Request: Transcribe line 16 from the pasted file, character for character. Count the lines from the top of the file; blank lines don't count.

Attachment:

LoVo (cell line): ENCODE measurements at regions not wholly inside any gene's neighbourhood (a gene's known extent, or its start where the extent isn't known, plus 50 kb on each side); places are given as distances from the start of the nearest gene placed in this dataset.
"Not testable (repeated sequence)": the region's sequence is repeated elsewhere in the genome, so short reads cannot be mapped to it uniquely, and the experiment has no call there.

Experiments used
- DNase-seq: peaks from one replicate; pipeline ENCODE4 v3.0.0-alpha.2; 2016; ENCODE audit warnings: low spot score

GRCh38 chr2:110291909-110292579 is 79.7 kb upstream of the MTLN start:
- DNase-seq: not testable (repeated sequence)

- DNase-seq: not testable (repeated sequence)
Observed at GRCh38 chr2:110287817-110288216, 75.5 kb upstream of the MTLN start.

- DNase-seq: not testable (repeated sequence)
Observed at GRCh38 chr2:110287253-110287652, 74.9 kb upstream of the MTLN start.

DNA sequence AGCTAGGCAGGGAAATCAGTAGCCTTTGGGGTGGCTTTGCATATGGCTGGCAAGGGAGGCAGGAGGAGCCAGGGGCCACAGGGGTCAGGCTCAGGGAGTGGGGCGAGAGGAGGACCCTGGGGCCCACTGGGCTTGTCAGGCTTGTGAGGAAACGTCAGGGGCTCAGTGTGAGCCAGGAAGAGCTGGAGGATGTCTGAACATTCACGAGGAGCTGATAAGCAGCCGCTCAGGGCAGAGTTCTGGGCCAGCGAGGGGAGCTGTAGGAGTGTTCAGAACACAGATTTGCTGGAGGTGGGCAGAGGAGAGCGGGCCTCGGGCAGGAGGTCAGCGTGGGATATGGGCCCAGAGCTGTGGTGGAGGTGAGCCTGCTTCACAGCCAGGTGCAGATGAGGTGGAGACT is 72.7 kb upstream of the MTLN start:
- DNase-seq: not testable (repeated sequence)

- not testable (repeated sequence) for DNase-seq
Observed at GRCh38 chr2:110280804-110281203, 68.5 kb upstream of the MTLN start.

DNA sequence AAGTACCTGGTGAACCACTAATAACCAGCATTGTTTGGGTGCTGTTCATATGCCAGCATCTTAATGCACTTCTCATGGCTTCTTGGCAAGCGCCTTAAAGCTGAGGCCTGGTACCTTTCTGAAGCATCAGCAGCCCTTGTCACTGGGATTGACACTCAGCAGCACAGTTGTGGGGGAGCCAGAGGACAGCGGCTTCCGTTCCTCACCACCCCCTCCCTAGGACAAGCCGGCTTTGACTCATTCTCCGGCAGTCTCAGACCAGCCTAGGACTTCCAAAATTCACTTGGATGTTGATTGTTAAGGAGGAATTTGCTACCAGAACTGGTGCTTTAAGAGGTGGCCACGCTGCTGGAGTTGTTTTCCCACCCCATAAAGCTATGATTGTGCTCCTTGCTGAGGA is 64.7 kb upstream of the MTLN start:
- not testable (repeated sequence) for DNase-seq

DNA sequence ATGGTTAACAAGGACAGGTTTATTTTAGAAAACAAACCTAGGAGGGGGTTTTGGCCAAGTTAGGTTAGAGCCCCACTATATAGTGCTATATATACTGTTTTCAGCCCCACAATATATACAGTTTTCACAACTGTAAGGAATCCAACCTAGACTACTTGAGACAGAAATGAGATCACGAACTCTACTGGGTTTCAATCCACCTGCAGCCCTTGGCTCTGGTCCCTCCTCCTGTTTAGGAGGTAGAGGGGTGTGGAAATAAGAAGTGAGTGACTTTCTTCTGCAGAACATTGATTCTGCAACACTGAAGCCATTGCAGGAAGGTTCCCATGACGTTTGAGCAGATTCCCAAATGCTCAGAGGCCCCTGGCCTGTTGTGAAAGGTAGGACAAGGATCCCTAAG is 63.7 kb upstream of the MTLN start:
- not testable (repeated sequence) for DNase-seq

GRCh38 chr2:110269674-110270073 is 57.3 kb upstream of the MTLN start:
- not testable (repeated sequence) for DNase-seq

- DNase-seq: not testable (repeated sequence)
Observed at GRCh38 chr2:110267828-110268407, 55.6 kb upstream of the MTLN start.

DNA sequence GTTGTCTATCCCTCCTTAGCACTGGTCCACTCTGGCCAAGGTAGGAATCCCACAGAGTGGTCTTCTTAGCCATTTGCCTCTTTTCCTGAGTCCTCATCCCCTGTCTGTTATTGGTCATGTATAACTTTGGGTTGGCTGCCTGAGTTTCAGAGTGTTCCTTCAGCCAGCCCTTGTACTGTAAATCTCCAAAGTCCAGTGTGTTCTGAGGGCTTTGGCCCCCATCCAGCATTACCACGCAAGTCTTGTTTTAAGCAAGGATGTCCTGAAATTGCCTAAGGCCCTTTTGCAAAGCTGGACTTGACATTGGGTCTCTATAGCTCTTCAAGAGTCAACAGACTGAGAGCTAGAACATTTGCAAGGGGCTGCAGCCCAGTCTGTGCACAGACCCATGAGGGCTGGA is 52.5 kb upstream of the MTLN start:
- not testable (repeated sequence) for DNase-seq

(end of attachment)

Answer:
- not testable (repeated sequence) for DNase-seq